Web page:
Most people don’t spend much time thinking about rehab until they find themselves or a loved one in need of it, at which point it becomes very important to know as much about it as possible. This can fuel a frenzy of research to find out as much as possible about the process as possible, from cost to treatment styles to everything in between.
But there are often other, little aspects of rehab you may miss in such research bursts, things you wouldn’t even know to ask about, or perhaps not consider until you or your loved one is already in rehab.
These things are not necessarily the decisive factors that will decide you on entering rehab or not, but they are important, nonetheless.
Here are 13 things about rehab you may not have known:
1. You won’t have a lot of alone time. Inpatient rehab is designed to keep you occupied and focused on treatment, which means you’ll be around doctors, nurses, staff members and other patients almost constantly. If you’re not a people person, this could be a bit trying, but it’s all part of the process. Being alone with your addiction is not healthy at this point in your recovery.
2. There’s not a lot of privacy. This goes hand in hand with the first. Anything you bring with you will be searched, and you’ll be observed at all times. It’s vital the staff keep an addict from sneaking in contraband or acquiring it from outside, lest they backslide into bad habits.
3. It won’t be easy. If you’re hoping to walk through the doors and find yourself cured within days, you’re in for a shock. Detox can be especially unpleasant, but even if you’re not undergoing that experience, fighting addiction is difficult at any stage. You’re in for some hard days ahead, especially at the beginning.
4. Meetings. Lots of them. You’re going to spend a lot of time in break-out sessions, 12-step program meetings and the like. It’s a consistent part of addiction treatment in essentially any recovery program.
5. Freedom is earned. If you’re in inpatient rehab, it’s because to some degree you need isolation from the outside world. To wit, earning things such as phone calls, visits and other contact with the world outside the program must be worked up to. That first weekend, you’ll be kept away from everyone you know as treatment is allowed to settle in. After that, good behavior will get you more freedom, while bad habits will keep you isolated.
6. The food is pretty good. Don’t expect hospital food. You need to stay healthy and good eats are important to keep up your strength.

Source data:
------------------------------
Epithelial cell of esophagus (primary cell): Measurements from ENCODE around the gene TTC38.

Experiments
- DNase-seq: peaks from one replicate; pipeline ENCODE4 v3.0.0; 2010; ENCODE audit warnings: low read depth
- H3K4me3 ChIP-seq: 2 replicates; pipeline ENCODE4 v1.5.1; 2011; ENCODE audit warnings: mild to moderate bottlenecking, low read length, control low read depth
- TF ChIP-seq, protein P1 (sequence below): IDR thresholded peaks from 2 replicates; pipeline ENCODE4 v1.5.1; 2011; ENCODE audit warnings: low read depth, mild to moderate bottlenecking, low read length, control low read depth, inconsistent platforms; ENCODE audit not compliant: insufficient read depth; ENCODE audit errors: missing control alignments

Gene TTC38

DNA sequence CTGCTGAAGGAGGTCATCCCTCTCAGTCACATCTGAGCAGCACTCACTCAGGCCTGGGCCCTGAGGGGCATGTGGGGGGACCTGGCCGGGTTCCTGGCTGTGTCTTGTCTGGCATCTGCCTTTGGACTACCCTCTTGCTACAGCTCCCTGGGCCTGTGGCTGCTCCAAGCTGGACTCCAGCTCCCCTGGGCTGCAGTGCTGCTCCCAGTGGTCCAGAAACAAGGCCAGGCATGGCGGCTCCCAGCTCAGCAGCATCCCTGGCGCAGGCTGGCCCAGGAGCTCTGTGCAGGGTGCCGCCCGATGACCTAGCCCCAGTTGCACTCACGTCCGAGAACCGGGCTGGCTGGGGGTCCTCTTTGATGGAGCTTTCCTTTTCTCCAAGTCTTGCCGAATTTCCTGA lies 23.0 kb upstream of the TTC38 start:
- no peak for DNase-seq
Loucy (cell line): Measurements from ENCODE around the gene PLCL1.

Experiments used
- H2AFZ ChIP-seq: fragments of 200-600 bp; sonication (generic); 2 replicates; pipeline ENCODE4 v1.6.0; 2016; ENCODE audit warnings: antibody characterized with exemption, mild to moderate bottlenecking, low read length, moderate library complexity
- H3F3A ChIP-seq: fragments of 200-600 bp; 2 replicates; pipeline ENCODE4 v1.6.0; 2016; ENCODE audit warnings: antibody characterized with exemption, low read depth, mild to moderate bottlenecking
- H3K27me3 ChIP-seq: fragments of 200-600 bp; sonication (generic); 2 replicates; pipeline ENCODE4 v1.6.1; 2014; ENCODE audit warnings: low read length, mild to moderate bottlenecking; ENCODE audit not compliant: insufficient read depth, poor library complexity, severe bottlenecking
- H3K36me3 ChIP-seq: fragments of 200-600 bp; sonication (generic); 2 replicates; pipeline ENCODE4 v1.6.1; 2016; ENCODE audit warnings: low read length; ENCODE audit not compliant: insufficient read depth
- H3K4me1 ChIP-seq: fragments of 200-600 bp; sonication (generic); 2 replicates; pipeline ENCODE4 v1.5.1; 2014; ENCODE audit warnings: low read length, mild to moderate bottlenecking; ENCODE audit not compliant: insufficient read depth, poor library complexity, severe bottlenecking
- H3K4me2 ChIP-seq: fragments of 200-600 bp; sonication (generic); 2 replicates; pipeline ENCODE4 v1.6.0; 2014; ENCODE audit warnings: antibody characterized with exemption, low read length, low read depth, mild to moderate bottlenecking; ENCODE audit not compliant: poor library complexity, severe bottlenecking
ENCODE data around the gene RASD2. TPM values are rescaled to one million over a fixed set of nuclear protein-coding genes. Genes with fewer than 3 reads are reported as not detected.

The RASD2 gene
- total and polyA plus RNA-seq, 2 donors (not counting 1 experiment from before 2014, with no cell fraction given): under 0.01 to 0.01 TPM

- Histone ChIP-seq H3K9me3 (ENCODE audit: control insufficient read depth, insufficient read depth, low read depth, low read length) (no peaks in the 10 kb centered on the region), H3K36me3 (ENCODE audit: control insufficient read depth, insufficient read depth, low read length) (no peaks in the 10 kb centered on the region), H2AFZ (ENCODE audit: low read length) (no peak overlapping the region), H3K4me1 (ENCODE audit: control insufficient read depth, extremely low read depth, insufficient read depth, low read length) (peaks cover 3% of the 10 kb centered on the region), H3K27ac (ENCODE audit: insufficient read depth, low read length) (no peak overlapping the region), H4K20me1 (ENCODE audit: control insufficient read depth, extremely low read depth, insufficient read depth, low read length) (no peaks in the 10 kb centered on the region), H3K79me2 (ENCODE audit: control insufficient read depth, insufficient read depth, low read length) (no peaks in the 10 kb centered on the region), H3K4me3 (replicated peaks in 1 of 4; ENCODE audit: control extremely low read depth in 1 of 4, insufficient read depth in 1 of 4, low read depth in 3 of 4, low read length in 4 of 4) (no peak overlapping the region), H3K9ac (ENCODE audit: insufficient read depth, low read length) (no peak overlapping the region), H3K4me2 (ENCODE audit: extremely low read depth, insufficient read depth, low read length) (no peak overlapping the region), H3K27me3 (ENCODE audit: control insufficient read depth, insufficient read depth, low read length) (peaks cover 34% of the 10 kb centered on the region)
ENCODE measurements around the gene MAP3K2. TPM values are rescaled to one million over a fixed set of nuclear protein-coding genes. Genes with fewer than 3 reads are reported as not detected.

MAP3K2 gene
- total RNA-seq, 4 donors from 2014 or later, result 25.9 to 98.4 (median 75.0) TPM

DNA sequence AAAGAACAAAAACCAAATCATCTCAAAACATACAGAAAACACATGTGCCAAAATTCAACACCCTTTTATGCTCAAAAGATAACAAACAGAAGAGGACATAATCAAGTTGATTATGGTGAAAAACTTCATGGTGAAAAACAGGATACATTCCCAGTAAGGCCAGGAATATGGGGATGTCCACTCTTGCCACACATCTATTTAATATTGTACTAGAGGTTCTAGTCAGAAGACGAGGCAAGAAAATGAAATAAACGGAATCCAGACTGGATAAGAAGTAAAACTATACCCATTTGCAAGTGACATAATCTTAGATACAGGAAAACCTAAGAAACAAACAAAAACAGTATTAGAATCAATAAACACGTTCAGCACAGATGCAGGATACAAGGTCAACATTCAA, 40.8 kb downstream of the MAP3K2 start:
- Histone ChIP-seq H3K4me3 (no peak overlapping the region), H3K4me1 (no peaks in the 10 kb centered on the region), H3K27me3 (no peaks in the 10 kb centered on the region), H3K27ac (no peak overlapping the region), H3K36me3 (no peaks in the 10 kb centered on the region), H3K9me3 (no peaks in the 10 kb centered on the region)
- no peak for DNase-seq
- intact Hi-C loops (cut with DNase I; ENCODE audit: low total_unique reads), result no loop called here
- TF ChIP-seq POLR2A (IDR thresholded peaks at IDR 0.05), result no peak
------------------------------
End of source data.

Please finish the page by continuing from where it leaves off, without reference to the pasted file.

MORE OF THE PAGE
7. Honesty is the best policy. The staff is there to help you, but they’re also old hands at detecting any deception. Don’t lie to the staff. They’ll figure it out and such behavior will hardly earn their trust or get you better perks.
8. Friends are important. Support networks always help, but in rehab you’ll be cut off from your loved ones for a time. Make friends among your fellow clients. Their support, and yours for them, can make a difference.
9. Weekends can be hard. The doctors often are gone on weekends to spend time with family, meaning you’ll be outside the daily routine. Earning benefits like phone calls home or visits can help you through such times.
10. Bring warm clothes and good shoes. Some clients complain of being cold due to the effects of detoxing and general clinical conditions, so maybe bring a sweater. Also, a lot of clients like to walk a lot around the grounds, so bring walking shoes.
11. Journaling can help. Documenting your journey through rehab on paper can help you sort out feelings and keep a watch on your progress. Bring an empty notebook and a pen and write away!
12. You’ll likely be angry. You’re undergoing extreme emotions in your struggle with addiction. But you wont’ stay angry. As you reach greater recovery, the anger will fade along with your addiction. Unlike your addiction, which you’ll have to continue to resist, the anger will eventually disappear completely.
13. Rehab helps. This can be hard to remember when you start and the anger and isolation and mood swings threaten to overwhelm you, but rehab is there to help you and it can if you let it. Stick with the program and you’ll come out having broken the chains of addiction, or at least made a start at the process.